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Parnell sets new benchmarks for gas pipeline

Published on NewsOK Modified: January 16, 2013 at 11:17 pm •  Published: January 16, 2013

Senate Minority Leader Johnny Ellis, D-Anchorage, said if Alaska stops getting its "fair share for our oil resource, it will bust our budget and that means politicians will look to sales and income taxes and a potential raid on your PFD," he said in a Democratic response to the speech. PFD stands for Permanent Fund Dividend. Most Alaskans receive the dividend, their yearly share of the state's oil wealth.

"That's not scare tactics, that's what's coming, if this bill passes," he said.

Parnell urged lawmakers to act on making changes to the tax system.

"While Alaskans — and many of us in this room — haven't always seen eye to eye on these issues, we can all see the obvious, that unless we restore balance to our tax system, our oil fields will become obsolete," he said. "We must make reforms and we must make them now. Waiting, it only makes this problem worse."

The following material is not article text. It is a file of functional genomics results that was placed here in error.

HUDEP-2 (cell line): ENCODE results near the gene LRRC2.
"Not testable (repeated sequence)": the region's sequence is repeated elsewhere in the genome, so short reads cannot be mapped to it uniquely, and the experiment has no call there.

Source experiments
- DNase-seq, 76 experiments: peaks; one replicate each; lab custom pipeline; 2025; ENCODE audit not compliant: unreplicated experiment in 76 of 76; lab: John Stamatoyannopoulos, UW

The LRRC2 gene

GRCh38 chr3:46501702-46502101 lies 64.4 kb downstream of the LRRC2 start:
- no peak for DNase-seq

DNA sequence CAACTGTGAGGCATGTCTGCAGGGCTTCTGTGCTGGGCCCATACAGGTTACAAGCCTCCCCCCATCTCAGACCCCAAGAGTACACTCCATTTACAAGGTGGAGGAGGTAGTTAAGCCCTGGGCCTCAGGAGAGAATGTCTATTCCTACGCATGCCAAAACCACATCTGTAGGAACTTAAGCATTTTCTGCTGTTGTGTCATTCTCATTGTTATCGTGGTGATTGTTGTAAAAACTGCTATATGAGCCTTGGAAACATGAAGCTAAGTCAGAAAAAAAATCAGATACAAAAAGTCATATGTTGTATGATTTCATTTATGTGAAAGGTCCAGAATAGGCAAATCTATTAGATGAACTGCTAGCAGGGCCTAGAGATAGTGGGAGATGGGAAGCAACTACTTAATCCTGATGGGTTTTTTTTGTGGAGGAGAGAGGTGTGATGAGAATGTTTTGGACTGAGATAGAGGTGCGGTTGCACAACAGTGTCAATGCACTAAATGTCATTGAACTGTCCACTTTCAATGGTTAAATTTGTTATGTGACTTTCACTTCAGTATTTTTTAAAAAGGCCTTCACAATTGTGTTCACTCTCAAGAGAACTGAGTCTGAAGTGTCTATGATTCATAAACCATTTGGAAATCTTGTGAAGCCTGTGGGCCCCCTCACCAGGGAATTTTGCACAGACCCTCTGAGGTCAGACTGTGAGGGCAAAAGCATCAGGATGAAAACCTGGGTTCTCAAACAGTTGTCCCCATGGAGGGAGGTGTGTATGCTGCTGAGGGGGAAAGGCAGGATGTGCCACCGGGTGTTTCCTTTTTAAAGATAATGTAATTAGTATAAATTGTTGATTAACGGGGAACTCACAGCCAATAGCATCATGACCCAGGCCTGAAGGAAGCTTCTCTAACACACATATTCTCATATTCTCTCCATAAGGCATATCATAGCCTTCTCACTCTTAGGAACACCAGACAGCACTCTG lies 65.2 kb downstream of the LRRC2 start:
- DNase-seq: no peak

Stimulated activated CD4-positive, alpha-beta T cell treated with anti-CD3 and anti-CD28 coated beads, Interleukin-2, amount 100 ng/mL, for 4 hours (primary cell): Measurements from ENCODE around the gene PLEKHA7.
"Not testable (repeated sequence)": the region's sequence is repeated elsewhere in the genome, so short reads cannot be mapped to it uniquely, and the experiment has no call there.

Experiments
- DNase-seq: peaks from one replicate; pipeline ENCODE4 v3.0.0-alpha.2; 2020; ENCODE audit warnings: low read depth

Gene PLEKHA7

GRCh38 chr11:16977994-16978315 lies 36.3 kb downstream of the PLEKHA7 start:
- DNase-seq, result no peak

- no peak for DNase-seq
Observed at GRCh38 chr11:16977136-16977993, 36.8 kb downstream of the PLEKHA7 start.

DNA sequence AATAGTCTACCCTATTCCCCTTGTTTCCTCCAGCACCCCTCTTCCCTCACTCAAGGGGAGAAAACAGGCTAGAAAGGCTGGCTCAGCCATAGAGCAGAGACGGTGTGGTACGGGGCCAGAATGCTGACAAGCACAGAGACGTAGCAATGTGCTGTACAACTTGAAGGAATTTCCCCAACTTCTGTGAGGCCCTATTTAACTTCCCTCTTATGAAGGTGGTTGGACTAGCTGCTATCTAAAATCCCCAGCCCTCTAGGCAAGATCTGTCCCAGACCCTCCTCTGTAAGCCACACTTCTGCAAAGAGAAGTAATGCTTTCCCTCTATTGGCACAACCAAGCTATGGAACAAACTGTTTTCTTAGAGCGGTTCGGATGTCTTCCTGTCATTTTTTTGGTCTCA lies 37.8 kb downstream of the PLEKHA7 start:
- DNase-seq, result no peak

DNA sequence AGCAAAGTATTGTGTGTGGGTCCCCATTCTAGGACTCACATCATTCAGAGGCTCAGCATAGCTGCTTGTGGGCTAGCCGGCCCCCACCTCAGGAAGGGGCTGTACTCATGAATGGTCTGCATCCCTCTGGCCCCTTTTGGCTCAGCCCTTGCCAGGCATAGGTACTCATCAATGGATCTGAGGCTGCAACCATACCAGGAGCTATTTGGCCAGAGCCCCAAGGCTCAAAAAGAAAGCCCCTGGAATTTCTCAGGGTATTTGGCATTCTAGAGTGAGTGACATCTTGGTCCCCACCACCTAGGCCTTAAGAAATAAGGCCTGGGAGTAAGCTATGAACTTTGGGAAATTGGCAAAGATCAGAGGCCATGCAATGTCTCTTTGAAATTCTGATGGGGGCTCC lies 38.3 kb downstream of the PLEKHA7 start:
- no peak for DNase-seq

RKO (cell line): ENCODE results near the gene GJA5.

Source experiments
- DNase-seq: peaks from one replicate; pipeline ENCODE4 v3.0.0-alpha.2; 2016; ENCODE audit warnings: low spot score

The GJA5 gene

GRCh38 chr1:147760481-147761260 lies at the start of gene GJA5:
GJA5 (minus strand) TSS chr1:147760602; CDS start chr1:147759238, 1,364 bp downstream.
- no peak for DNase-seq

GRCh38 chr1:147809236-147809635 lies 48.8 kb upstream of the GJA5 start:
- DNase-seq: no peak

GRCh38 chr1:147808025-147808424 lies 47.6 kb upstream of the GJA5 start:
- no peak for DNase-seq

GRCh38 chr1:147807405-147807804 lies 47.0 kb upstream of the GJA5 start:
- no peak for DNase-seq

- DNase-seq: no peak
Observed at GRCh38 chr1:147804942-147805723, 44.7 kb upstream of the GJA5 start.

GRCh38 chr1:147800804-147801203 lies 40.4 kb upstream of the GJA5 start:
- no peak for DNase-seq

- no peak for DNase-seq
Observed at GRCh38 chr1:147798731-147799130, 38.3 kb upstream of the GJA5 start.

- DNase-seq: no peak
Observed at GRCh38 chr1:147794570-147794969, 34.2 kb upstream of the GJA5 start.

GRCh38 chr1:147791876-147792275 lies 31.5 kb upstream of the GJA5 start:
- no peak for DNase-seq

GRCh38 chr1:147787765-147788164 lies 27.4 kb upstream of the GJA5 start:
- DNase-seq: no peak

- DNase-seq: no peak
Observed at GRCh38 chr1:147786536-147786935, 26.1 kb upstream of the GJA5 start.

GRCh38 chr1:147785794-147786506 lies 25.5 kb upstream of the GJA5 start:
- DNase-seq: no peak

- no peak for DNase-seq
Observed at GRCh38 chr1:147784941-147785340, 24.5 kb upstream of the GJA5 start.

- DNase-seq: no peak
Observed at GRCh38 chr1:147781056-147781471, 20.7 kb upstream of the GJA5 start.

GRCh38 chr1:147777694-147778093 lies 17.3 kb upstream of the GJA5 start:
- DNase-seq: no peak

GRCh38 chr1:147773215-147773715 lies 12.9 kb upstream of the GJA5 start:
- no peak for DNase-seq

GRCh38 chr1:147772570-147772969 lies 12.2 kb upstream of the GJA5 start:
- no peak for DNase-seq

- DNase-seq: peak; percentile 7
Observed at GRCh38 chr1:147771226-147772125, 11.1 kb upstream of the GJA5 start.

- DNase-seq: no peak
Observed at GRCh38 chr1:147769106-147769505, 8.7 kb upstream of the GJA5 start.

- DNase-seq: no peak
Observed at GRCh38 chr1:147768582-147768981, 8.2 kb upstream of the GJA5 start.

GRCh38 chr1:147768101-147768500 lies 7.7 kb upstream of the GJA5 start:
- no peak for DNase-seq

Parnell said the question at hand was how to keep the state of Alaska strong.

"Make no mistake: Our present prosperity does not guarantee our future security. The choices we make during this short session will have long-lasting consequences. So let us choose wisely. Let us choose well," he said.

The 90-day legislative session opened Tuesday.

The governor also touched on other priorities, including public safety and building on past efforts aimed at curbing domestic violence and sexual assaults. He also said he would like to see Alaska's high school graduation rate hit 90 percent by 2020 — it's currently around 69 percent — and he called for a commitment to childhood literacy.

He also urged lawmakers to act on legislation to help speed progress on a natural gas pipeline to meet the state's demand for the fuel. And he called for lawmakers to come together and work with him to set a spending limit.


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